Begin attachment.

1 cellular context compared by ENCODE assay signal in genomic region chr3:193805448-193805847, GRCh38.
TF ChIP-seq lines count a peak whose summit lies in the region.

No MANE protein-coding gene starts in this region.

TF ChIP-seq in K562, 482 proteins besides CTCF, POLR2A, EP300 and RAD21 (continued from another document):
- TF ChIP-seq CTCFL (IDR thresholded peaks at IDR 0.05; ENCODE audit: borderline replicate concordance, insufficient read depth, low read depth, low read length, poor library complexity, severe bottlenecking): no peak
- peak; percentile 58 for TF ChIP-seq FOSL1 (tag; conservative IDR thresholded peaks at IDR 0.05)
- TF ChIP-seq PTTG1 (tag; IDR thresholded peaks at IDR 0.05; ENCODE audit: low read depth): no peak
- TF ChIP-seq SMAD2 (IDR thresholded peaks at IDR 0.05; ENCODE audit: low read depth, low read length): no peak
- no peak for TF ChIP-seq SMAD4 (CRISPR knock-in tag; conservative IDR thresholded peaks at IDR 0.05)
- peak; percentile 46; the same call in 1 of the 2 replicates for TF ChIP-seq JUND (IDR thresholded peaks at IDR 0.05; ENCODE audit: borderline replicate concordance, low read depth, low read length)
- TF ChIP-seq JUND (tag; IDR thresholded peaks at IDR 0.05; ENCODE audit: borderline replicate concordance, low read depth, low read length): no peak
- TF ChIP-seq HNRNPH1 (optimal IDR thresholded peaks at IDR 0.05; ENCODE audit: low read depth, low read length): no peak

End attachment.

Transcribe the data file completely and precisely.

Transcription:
1 cellular context compared by ENCODE assay signal in genomic region chr3:193805448-193805847, GRCh38.
TF ChIP-seq lines count a peak whose summit lies in the region.

No MANE protein-coding gene starts in this region.

TF ChIP-seq in K562, 482 proteins besides CTCF, POLR2A, EP300 and RAD21 (continued from another document):
- TF ChIP-seq CTCFL (IDR thresholded peaks at IDR 0.05; ENCODE audit: borderline replicate concordance, insufficient read depth, low read depth, low read length, poor library complexity, severe bottlenecking): no peak
- peak; percentile 58 for TF ChIP-seq FOSL1 (tag; conservative IDR thresholded peaks at IDR 0.05)
- TF ChIP-seq PTTG1 (tag; IDR thresholded peaks at IDR 0.05; ENCODE audit: low read depth): no peak
- TF ChIP-seq SMAD2 (IDR thresholded peaks at IDR 0.05; ENCODE audit: low read depth, low read length): no peak
- no peak for TF ChIP-seq SMAD4 (CRISPR knock-in tag; conservative IDR thresholded peaks at IDR 0.05)
- peak; percentile 46; the same call in 1 of the 2 replicates for TF ChIP-seq JUND (IDR thresholded peaks at IDR 0.05; ENCODE audit: borderline replicate concordance, low read depth, low read length)
- TF ChIP-seq JUND (tag; IDR thresholded peaks at IDR 0.05; ENCODE audit: borderline replicate concordance, low read depth, low read length): no peak
- TF ChIP-seq HNRNPH1 (optimal IDR thresholded peaks at IDR 0.05; ENCODE audit: low read depth, low read length): no peak